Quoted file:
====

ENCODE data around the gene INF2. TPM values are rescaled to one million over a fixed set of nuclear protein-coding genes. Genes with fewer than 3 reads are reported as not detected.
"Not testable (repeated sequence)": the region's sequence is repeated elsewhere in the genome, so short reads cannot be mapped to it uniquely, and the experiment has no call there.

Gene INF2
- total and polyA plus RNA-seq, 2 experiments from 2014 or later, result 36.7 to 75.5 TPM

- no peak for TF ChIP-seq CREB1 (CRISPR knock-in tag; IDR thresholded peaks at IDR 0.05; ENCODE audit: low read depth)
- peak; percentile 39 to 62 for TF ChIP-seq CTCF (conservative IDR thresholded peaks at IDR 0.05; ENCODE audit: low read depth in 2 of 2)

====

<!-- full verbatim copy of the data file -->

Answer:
ENCODE data around the gene INF2. TPM values are rescaled to one million over a fixed set of nuclear protein-coding genes. Genes with fewer than 3 reads are reported as not detected.
"Not testable (repeated sequence)": the region's sequence is repeated elsewhere in the genome, so short reads cannot be mapped to it uniquely, and the experiment has no call there.

Gene INF2
- total and polyA plus RNA-seq, 2 experiments from 2014 or later, result 36.7 to 75.5 TPM

- no peak for TF ChIP-seq CREB1 (CRISPR knock-in tag; IDR thresholded peaks at IDR 0.05; ENCODE audit: low read depth)
- peak; percentile 39 to 62 for TF ChIP-seq CTCF (conservative IDR thresholded peaks at IDR 0.05; ENCODE audit: low read depth in 2 of 2)